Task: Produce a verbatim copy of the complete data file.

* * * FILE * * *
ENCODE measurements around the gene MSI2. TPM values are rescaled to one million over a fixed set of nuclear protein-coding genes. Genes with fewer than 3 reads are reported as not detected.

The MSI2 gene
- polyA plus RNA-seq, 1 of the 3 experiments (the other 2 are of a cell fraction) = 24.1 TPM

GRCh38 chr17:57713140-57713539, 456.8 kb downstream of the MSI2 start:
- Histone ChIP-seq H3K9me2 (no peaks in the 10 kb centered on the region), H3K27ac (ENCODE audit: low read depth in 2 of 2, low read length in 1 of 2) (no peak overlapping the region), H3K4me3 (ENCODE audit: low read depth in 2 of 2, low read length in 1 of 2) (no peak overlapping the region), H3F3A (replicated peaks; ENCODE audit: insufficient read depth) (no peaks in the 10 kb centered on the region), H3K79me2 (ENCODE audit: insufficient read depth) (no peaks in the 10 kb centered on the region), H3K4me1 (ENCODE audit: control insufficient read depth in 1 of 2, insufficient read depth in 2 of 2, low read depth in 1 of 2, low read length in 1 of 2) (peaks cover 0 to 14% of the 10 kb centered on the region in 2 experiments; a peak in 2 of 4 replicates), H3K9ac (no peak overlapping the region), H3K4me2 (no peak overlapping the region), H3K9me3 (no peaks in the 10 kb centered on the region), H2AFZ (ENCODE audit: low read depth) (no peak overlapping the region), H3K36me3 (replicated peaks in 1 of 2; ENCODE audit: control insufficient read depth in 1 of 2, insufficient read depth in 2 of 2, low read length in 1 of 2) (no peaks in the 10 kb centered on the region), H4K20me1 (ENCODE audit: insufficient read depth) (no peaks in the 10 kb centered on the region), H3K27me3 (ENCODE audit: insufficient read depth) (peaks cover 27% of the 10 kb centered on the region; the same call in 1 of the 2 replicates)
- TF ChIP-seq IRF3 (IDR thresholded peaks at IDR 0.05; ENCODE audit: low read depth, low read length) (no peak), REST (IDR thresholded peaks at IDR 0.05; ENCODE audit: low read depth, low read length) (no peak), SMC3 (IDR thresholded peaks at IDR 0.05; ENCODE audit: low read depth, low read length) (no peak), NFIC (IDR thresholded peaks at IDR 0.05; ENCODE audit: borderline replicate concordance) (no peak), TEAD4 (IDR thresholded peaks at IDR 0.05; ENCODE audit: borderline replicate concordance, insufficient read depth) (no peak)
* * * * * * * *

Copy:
ENCODE measurements around the gene MSI2. TPM values are rescaled to one million over a fixed set of nuclear protein-coding genes. Genes with fewer than 3 reads are reported as not detected.

The MSI2 gene
- polyA plus RNA-seq, 1 of the 3 experiments (the other 2 are of a cell fraction) = 24.1 TPM

GRCh38 chr17:57713140-57713539, 456.8 kb downstream of the MSI2 start:
- Histone ChIP-seq H3K9me2 (no peaks in the 10 kb centered on the region), H3K27ac (ENCODE audit: low read depth in 2 of 2, low read length in 1 of 2) (no peak overlapping the region), H3K4me3 (ENCODE audit: low read depth in 2 of 2, low read length in 1 of 2) (no peak overlapping the region), H3F3A (replicated peaks; ENCODE audit: insufficient read depth) (no peaks in the 10 kb centered on the region), H3K79me2 (ENCODE audit: insufficient read depth) (no peaks in the 10 kb centered on the region), H3K4me1 (ENCODE audit: control insufficient read depth in 1 of 2, insufficient read depth in 2 of 2, low read depth in 1 of 2, low read length in 1 of 2) (peaks cover 0 to 14% of the 10 kb centered on the region in 2 experiments; a peak in 2 of 4 replicates), H3K9ac (no peak overlapping the region), H3K4me2 (no peak overlapping the region), H3K9me3 (no peaks in the 10 kb centered on the region), H2AFZ (ENCODE audit: low read depth) (no peak overlapping the region), H3K36me3 (replicated peaks in 1 of 2; ENCODE audit: control insufficient read depth in 1 of 2, insufficient read depth in 2 of 2, low read length in 1 of 2) (no peaks in the 10 kb centered on the region), H4K20me1 (ENCODE audit: insufficient read depth) (no peaks in the 10 kb centered on the region), H3K27me3 (ENCODE audit: insufficient read depth) (peaks cover 27% of the 10 kb centered on the region; the same call in 1 of the 2 replicates)
- TF ChIP-seq IRF3 (IDR thresholded peaks at IDR 0.05; ENCODE audit: low read depth, low read length) (no peak), REST (IDR thresholded peaks at IDR 0.05; ENCODE audit: low read depth, low read length) (no peak), SMC3 (IDR thresholded peaks at IDR 0.05; ENCODE audit: low read depth, low read length) (no peak), NFIC (IDR thresholded peaks at IDR 0.05; ENCODE audit: borderline replicate concordance) (no peak), TEAD4 (IDR thresholded peaks at IDR 0.05; ENCODE audit: borderline replicate concordance, insufficient read depth) (no peak)